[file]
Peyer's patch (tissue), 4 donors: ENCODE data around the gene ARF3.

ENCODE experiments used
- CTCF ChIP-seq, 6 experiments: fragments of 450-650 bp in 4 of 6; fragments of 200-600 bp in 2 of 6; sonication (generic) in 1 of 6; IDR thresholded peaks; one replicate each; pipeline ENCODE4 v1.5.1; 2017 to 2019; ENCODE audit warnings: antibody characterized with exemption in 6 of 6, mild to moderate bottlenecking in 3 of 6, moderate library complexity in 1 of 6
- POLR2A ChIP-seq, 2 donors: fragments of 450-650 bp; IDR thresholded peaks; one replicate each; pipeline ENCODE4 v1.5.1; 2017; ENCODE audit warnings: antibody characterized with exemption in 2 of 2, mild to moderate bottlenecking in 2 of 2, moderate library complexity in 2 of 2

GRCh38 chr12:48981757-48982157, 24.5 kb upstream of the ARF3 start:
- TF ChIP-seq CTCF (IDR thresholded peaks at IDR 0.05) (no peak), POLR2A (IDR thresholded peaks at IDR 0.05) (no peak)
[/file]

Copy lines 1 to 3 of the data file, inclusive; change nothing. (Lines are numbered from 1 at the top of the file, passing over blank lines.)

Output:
Peyer's patch (tissue), 4 donors: ENCODE data around the gene ARF3.

ENCODE experiments used
- CTCF ChIP-seq, 6 experiments: fragments of 450-650 bp in 4 of 6; fragments of 200-600 bp in 2 of 6; sonication (generic) in 1 of 6; IDR thresholded peaks; one replicate each; pipeline ENCODE4 v1.5.1; 2017 to 2019; ENCODE audit warnings: antibody characterized with exemption in 6 of 6, mild to moderate bottlenecking in 3 of 6, moderate library complexity in 1 of 6